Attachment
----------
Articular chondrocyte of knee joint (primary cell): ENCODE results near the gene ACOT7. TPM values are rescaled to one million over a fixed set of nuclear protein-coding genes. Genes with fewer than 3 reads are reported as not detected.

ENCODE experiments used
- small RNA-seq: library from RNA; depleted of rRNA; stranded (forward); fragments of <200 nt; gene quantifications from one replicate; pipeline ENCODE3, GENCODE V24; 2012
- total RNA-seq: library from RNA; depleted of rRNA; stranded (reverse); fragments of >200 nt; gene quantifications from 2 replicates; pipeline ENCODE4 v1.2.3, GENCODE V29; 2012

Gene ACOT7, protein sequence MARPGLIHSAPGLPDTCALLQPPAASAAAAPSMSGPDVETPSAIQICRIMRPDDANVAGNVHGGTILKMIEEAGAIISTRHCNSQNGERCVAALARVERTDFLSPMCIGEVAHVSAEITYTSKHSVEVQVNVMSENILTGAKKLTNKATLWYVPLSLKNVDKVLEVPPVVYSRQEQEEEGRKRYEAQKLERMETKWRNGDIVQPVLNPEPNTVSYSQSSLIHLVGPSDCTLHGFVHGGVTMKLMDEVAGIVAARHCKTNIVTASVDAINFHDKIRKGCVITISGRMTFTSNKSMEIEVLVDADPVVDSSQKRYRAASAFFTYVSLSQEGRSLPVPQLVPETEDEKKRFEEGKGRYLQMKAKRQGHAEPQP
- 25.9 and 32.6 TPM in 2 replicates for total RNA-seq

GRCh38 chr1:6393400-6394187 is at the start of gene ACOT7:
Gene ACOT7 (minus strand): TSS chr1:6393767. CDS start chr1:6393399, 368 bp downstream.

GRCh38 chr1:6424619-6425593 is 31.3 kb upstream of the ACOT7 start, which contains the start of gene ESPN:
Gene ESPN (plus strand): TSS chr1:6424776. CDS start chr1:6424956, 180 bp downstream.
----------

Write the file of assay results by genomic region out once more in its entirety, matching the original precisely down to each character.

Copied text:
Articular chondrocyte of knee joint (primary cell): ENCODE results near the gene ACOT7. TPM values are rescaled to one million over a fixed set of nuclear protein-coding genes. Genes with fewer than 3 reads are reported as not detected.

ENCODE experiments used
- small RNA-seq: library from RNA; depleted of rRNA; stranded (forward); fragments of <200 nt; gene quantifications from one replicate; pipeline ENCODE3, GENCODE V24; 2012
- total RNA-seq: library from RNA; depleted of rRNA; stranded (reverse); fragments of >200 nt; gene quantifications from 2 replicates; pipeline ENCODE4 v1.2.3, GENCODE V29; 2012

Gene ACOT7, protein sequence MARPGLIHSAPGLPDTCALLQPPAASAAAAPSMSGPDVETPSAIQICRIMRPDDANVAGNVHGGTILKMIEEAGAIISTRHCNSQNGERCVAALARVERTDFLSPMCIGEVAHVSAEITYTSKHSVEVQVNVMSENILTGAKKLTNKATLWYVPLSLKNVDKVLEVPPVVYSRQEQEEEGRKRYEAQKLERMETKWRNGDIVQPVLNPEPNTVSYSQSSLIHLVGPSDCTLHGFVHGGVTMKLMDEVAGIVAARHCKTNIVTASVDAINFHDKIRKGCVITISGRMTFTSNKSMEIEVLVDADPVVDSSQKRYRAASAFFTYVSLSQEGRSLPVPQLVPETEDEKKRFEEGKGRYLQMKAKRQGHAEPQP
- 25.9 and 32.6 TPM in 2 replicates for total RNA-seq

GRCh38 chr1:6393400-6394187 is at the start of gene ACOT7:
Gene ACOT7 (minus strand): TSS chr1:6393767. CDS start chr1:6393399, 368 bp downstream.

GRCh38 chr1:6424619-6425593 is 31.3 kb upstream of the ACOT7 start, which contains the start of gene ESPN:
Gene ESPN (plus strand): TSS chr1:6424776. CDS start chr1:6424956, 180 bp downstream.